Multipolar World

Reduction of fossil fuels in road transport

Jorge Costa Oliveira

According to the IEA, in its World Energy Outlook 2023, energy demand in transportation increased by 4% in 2022, with oil accounting for 90% of this growth (although mainly driven by aviation). Oil use in road transport is responsible for 45% of global oil demand. It currently totals 41 million barrels/day (mb/d), with cars accounting for 21 mb/d and trucks for 16 mb/d.

Also according to the IEA, sales of internal combustion engine vehicles using fossil fuels (ICEV) grew by an average of 3.4%/year from 2010 to 2017, reaching a peak of 85 million in 2017. Electric vehicle (EV) sales increased from 3 million in 2020 to >10 million in 2022 – 14% of all new cars sold in 2022, compared to 9% in 2021 and <5% in 2020.

Three markets dominated global sales – China (60% of global EV sales), Europe (EV sales grew >15% in 2022), and the USA (EV sales grew >8% in 2022). By 2030, total car sales are expected to increase >30 %, reaching 100 million. About 2/3 of this figure comes from emerging markets and developing economies, especially China, India, and Indonesia. For the IEA, the rise in EVs means that ICEV car sales are not expected to return to their 2017 peak.

The Boston Consulting Group (and BloombergNEF) do not endorse this forecast and highlight multiple uncertainties (affecting EV sales projections): (i) rising battery prices; (ii) increasing electricity costs; (iii) changes in government subsidies; (iv) insufficient guarantees of raw material supplies for batteries; (v) insufficient supply of essential metals at stable prices. We can further add: (vi) the limited number of EVs produced; (vii) problems with high-capacity charging systems; and (viii) the [still high] cost of EVs, especially in low-income countries.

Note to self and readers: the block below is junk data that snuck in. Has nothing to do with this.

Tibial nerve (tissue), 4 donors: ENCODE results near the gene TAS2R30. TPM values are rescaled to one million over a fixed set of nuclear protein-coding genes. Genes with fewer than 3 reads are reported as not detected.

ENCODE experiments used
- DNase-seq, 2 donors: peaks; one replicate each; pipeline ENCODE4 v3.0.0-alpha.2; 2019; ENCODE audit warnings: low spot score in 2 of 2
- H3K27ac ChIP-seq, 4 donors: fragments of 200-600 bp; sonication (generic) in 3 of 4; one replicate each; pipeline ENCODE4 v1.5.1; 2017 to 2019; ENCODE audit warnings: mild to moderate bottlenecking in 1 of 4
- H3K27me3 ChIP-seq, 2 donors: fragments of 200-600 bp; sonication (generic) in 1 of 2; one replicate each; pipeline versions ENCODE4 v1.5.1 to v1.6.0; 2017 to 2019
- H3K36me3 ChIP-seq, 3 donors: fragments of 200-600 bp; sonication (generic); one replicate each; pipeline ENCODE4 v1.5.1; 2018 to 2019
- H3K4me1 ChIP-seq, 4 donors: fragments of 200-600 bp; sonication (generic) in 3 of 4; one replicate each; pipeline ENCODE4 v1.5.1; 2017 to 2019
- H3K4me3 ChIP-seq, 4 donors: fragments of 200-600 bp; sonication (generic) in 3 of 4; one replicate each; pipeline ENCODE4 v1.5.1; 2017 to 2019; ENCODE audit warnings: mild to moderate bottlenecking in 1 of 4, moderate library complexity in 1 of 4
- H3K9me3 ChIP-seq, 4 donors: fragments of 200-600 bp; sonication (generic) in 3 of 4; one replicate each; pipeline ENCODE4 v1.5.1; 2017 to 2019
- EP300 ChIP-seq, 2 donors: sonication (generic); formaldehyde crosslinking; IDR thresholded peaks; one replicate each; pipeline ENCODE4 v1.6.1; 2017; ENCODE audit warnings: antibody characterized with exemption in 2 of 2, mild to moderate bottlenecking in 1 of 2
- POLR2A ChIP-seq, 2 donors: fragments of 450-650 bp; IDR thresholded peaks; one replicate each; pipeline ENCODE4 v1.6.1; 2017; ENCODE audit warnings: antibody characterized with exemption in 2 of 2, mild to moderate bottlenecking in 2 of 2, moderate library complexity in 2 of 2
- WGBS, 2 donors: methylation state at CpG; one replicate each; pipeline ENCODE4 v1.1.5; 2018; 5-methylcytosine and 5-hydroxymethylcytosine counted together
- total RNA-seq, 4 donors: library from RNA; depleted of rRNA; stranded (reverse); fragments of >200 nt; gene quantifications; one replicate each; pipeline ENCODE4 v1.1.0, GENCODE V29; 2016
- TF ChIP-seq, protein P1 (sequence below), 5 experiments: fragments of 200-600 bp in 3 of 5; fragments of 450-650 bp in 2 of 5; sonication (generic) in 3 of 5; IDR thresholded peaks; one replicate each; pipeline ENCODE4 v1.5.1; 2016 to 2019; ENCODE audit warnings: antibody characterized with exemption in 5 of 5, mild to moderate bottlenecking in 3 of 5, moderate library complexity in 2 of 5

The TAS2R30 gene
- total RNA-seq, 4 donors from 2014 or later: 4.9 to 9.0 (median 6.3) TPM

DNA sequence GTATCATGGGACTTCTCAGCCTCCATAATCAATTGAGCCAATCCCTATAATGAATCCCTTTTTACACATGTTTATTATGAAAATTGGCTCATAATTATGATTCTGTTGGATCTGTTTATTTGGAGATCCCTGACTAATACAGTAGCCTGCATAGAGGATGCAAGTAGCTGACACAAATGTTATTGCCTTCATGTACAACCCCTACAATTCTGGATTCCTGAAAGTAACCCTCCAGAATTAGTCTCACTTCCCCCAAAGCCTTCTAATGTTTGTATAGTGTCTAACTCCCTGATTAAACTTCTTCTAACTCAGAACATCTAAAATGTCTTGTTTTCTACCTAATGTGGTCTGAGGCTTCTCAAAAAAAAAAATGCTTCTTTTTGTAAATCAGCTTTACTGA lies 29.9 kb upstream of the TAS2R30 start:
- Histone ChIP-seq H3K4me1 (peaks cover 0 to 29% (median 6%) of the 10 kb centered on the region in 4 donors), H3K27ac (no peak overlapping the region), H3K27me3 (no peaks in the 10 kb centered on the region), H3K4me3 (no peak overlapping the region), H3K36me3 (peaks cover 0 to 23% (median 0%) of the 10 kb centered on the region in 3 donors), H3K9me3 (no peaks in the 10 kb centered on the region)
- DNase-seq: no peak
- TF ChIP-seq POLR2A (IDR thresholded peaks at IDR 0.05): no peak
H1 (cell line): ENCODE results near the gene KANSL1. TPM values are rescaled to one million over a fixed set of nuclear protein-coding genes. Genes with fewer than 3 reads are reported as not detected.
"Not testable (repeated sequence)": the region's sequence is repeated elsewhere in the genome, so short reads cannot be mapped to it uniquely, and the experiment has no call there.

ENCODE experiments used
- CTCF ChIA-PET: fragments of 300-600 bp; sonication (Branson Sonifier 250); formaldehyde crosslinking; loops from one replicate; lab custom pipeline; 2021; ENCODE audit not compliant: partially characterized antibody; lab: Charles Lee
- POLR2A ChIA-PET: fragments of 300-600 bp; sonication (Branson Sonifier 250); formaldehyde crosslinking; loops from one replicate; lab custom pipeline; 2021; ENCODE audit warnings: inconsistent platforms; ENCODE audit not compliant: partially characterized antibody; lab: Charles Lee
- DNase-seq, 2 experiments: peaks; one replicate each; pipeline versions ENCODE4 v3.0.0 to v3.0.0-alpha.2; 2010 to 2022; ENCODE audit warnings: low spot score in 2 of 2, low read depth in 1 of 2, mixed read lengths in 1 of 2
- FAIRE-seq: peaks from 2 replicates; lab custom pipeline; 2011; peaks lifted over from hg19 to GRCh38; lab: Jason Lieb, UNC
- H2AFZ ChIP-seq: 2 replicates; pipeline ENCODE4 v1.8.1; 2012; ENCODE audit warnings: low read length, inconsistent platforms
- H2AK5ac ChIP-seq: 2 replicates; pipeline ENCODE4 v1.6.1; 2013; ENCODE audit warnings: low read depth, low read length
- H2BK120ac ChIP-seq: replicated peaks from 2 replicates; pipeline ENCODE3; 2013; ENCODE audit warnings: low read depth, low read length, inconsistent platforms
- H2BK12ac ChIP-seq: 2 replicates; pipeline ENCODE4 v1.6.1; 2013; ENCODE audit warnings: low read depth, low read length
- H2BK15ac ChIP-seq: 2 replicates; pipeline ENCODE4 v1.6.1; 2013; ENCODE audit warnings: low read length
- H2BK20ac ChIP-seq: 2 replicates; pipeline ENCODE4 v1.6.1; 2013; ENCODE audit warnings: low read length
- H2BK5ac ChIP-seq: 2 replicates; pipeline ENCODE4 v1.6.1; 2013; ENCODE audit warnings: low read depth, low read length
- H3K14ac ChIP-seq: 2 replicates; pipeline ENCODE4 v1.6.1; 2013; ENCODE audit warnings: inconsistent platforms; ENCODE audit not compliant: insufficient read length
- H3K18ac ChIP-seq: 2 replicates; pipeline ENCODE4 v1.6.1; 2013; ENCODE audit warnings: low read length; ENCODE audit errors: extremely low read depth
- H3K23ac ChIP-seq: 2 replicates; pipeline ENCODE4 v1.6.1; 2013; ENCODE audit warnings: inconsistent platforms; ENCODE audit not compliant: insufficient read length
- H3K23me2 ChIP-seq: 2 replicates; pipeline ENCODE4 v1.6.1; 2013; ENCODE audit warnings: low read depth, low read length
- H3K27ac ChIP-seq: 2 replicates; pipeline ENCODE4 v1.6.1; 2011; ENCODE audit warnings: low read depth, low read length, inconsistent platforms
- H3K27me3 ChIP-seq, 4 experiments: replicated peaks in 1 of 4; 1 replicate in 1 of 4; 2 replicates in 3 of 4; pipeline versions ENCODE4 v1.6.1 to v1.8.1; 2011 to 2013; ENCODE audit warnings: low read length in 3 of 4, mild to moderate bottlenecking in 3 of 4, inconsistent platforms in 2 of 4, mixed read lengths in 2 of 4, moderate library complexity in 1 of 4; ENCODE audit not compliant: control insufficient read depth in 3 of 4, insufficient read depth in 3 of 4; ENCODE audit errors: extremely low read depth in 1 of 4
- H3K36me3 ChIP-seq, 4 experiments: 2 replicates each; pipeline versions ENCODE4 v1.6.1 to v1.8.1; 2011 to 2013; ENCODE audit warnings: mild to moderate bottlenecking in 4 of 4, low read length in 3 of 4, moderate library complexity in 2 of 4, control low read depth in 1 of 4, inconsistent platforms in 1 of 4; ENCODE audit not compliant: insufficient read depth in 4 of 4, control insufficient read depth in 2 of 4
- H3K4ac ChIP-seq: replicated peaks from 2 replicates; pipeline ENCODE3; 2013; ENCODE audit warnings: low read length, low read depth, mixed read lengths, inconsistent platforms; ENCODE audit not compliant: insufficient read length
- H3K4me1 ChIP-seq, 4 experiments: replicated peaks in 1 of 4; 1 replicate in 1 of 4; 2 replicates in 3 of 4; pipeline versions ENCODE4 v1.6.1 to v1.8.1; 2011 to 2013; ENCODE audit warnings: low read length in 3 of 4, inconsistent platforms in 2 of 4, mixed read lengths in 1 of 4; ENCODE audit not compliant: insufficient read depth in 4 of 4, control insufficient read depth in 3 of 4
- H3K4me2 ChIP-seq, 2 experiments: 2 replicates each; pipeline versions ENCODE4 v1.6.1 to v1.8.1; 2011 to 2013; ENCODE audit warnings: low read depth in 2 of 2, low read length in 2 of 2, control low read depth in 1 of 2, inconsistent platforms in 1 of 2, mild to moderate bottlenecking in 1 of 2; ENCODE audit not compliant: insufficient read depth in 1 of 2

The “incentives” for the shift from ICEV to EV involve increases in current taxation on ICEVs, specisl “green” taxes, on top of [unrealistic] deadlines for the ban on the sale of new ICEVs. These punitive “incentives” for ICEVs assume that technological advances will make EVs competitive. However, EV batteries remain expensive (and huge, heavy), most EVs do not have a great range, and high-capacity charging systems have problems.

The [expensive] price of EVs and the low available income of the vast majority of families (especially in developing countries) will slow down the pace of new EV purchases. At the same pace, control of oil supply by OPEC+ is expected to keep fuel prices high. If new green taxes significantly increase fuel prices (e.g., 3€/liter), there will be riots.

Providing generous financial support to families and companies for the replacement of ICEVs with EVs is only within the reach of a few countries (e.g., Norway). It is more likely that governments will continue to define prudent policies on the assumption of the long-term continuity of ICEVs. In summary, the reduction of fossil fuels in road transport is being, and is expected to continue to be, much slower than the wishful thinking underlying the net-zero scenario by 2050.

Jorge Costa Oliveira

Categories Multipolar World Opinion